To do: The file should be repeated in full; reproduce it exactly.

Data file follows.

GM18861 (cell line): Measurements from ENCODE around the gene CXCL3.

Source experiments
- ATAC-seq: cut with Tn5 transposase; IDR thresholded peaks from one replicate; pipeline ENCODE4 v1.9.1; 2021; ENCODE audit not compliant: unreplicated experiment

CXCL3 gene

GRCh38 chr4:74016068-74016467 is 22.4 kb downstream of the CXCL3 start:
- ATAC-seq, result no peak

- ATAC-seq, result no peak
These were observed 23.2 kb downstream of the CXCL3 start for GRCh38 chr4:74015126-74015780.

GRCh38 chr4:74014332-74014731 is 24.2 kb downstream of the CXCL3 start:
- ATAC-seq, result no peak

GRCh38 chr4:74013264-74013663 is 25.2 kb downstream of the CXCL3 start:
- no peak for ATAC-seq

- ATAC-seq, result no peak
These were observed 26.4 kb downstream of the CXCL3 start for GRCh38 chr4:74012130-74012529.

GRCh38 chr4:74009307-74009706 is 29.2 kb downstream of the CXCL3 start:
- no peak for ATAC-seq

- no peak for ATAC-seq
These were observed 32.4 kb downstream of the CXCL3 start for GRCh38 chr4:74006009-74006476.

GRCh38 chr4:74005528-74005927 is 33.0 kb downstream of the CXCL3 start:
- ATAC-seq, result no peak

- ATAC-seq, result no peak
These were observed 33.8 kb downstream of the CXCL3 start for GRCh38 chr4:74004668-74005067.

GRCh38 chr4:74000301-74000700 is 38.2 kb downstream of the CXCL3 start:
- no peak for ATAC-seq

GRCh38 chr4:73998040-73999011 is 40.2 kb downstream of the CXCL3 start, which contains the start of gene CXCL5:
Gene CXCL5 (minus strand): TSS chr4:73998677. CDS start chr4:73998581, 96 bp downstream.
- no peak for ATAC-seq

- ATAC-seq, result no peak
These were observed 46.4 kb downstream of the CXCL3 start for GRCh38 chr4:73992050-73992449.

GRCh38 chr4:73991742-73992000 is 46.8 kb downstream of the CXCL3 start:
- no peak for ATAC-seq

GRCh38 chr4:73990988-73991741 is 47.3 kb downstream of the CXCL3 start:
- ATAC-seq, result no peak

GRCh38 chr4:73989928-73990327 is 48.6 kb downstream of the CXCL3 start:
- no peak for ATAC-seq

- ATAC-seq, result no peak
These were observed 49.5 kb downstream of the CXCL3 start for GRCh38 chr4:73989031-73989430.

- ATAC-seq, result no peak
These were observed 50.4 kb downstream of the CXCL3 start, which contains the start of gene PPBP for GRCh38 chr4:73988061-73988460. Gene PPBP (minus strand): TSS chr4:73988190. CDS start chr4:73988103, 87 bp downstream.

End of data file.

GM18861 (cell line): Measurements from ENCODE around the gene CXCL3.

Source experiments
- ATAC-seq: cut with Tn5 transposase; IDR thresholded peaks from one replicate; pipeline ENCODE4 v1.9.1; 2021; ENCODE audit not compliant: unreplicated experiment

CXCL3 gene

GRCh38 chr4:74016068-74016467 is 22.4 kb downstream of the CXCL3 start:
- ATAC-seq, result no peak

- ATAC-seq, result no peak
These were observed 23.2 kb downstream of the CXCL3 start for GRCh38 chr4:74015126-74015780.

GRCh38 chr4:74014332-74014731 is 24.2 kb downstream of the CXCL3 start:
- ATAC-seq, result no peak

GRCh38 chr4:74013264-74013663 is 25.2 kb downstream of the CXCL3 start:
- no peak for ATAC-seq

- ATAC-seq, result no peak
These were observed 26.4 kb downstream of the CXCL3 start for GRCh38 chr4:74012130-74012529.

GRCh38 chr4:74009307-74009706 is 29.2 kb downstream of the CXCL3 start:
- no peak for ATAC-seq

- no peak for ATAC-seq
These were observed 32.4 kb downstream of the CXCL3 start for GRCh38 chr4:74006009-74006476.

GRCh38 chr4:74005528-74005927 is 33.0 kb downstream of the CXCL3 start:
- ATAC-seq, result no peak

- ATAC-seq, result no peak
These were observed 33.8 kb downstream of the CXCL3 start for GRCh38 chr4:74004668-74005067.

GRCh38 chr4:74000301-74000700 is 38.2 kb downstream of the CXCL3 start:
- no peak for ATAC-seq

GRCh38 chr4:73998040-73999011 is 40.2 kb downstream of the CXCL3 start, which contains the start of gene CXCL5:
Gene CXCL5 (minus strand): TSS chr4:73998677. CDS start chr4:73998581, 96 bp downstream.
- no peak for ATAC-seq

- ATAC-seq, result no peak
These were observed 46.4 kb downstream of the CXCL3 start for GRCh38 chr4:73992050-73992449.

GRCh38 chr4:73991742-73992000 is 46.8 kb downstream of the CXCL3 start:
- no peak for ATAC-seq

GRCh38 chr4:73990988-73991741 is 47.3 kb downstream of the CXCL3 start:
- ATAC-seq, result no peak

GRCh38 chr4:73989928-73990327 is 48.6 kb downstream of the CXCL3 start:
- no peak for ATAC-seq

- ATAC-seq, result no peak
These were observed 49.5 kb downstream of the CXCL3 start for GRCh38 chr4:73989031-73989430.

- ATAC-seq, result no peak
These were observed 50.4 kb downstream of the CXCL3 start, which contains the start of gene PPBP for GRCh38 chr4:73988061-73988460. Gene PPBP (minus strand): TSS chr4:73988190. CDS start chr4:73988103, 87 bp downstream.